Visceral leishmaniasis (VL) or kala-azar is a parasitic infection caused by two leishmanial species, L. donovani or L. infantum/ chagasi. The infection is transmitted by the bite of infected sand fly Phlebotomus argentipes. L. infantum/ chagasi infects mostly children and immune-suppressed individuals, whereas L. donovani infects all age groups [1]. Anaemia, weight loss, hepatosplenomegaly, lymphadenopathy, prolonged fever, anorexia, loss of appetite, pancytopenia and hair changes are the most common clinical presentation among the children [2]. Bacterial super-infection such as pneumonia, septicemia, otitis media, urinary tract infections and skin infections are the major complications leading to death in children with VL [3]. Other complications among children include parasitic infestations of the alimentary tract and post-kala-azar dermal leishmaniasis (PKDL) [1]. Worldwide the annual incidence and prevalence of kala-azar cases are 0.5 and 2.5 million, respectively [1]. According to recent reports, leishmaniasis is endemic in 98 countries, and around 1.3 million new cases are reported every year, with an estimated 20,000 to 40,000 deaths every year [4]. The vast majority (more than 90%) of cases are in Sudan, India, Bangladesh, Nepal and Brazil. Children constitute 7-10% of such cases in the endemic regions [5]. Since 1900s, visceral leishmaniasis (VL) has been among the most important health problems in Sudan, particularly in the endemic areas such as eastern and central regions [6]. Thus, the current study was conducted to investigate the epidemiological factors of VL among children in Gadarif, eastern Sudan and the results of this study is expected to provide the health planners with fundamental data necessary for the implementation of preventive measures in this area of the country.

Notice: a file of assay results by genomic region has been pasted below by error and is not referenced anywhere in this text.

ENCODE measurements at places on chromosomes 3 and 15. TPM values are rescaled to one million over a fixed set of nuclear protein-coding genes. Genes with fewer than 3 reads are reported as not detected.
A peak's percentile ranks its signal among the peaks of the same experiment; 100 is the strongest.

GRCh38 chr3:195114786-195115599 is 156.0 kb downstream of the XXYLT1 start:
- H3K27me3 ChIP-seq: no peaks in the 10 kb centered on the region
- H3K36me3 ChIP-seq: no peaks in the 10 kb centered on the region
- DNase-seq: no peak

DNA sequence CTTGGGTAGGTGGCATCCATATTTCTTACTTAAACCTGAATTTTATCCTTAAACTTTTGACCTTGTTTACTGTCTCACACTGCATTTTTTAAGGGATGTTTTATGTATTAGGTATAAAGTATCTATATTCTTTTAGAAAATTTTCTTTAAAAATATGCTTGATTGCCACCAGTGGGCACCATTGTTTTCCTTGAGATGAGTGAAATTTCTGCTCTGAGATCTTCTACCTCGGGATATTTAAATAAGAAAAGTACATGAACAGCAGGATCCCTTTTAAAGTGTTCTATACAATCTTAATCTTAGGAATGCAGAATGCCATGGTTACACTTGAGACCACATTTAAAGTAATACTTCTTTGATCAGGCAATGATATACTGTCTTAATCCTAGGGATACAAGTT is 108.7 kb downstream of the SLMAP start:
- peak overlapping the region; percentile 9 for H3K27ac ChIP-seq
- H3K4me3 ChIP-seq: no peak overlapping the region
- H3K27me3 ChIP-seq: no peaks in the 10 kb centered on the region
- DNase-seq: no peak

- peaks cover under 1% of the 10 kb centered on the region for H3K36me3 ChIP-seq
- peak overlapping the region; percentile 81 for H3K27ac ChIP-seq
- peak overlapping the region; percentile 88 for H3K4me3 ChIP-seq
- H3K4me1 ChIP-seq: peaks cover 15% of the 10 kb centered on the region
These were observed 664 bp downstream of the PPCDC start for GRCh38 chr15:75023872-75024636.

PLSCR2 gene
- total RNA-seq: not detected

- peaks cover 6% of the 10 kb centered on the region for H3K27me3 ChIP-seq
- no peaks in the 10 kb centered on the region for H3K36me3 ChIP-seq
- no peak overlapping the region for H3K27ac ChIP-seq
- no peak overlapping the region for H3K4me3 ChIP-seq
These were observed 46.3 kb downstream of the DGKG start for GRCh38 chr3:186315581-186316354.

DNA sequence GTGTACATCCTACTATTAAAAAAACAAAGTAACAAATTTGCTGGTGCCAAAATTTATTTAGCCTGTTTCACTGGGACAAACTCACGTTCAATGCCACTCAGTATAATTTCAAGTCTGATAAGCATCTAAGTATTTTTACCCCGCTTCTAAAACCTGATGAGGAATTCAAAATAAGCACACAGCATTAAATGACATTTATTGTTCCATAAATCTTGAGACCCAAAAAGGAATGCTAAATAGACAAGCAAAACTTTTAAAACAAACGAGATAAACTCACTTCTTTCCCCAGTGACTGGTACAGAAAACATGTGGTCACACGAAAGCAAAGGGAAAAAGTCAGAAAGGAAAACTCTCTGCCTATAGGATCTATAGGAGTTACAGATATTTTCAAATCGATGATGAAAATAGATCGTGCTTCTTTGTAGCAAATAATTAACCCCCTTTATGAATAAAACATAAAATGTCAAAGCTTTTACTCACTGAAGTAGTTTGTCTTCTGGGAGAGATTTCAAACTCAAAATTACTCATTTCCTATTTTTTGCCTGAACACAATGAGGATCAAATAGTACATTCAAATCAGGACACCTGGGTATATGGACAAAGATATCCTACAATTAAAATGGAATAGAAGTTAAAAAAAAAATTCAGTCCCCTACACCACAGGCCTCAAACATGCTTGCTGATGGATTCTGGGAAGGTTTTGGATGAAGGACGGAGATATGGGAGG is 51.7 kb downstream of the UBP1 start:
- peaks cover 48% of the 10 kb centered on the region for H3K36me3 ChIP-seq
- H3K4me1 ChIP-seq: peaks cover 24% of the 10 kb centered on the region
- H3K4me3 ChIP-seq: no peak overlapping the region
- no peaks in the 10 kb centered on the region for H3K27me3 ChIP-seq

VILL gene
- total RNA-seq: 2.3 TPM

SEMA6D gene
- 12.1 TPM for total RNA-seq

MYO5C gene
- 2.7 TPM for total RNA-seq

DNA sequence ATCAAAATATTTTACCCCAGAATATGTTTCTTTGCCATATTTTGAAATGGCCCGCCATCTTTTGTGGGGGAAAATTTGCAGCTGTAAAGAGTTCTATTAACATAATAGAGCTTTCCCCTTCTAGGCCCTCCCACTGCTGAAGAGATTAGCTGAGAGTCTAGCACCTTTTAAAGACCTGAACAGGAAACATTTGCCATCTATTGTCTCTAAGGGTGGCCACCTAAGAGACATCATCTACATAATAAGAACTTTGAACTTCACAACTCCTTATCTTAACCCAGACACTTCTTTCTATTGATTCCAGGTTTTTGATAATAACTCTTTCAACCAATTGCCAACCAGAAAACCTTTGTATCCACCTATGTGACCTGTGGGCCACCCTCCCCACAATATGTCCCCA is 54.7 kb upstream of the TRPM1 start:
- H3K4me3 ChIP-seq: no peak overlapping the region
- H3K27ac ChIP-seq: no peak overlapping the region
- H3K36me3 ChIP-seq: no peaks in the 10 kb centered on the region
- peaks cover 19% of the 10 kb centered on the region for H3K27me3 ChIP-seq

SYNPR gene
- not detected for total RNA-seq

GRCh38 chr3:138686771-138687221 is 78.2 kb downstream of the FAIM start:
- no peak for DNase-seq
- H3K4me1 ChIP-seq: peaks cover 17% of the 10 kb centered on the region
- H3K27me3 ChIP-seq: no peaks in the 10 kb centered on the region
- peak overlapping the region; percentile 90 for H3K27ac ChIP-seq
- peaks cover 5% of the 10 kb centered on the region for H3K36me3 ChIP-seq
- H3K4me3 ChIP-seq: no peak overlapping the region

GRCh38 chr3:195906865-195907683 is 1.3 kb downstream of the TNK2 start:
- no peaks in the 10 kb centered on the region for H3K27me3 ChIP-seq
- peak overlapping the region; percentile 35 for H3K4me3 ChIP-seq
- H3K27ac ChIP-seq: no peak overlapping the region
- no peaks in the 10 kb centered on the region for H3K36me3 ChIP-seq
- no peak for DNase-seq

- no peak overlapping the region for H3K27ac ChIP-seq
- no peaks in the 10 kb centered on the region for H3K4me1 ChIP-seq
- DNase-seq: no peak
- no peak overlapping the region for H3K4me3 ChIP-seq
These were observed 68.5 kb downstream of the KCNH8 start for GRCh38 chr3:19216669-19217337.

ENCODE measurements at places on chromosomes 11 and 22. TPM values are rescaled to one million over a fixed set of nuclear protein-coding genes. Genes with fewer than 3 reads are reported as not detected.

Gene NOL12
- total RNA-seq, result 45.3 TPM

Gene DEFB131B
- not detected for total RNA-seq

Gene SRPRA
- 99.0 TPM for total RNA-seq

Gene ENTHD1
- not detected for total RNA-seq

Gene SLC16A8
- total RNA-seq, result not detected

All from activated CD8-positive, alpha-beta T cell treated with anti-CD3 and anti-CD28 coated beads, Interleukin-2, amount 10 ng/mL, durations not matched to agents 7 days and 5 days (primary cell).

Study design and data collection

This was a cross sectional, hospital-based study conducted from 1st January 2015 to 31st December 2015 to investigate the epidemiological factors of VL in Gadarif hospital, eastern Sudan.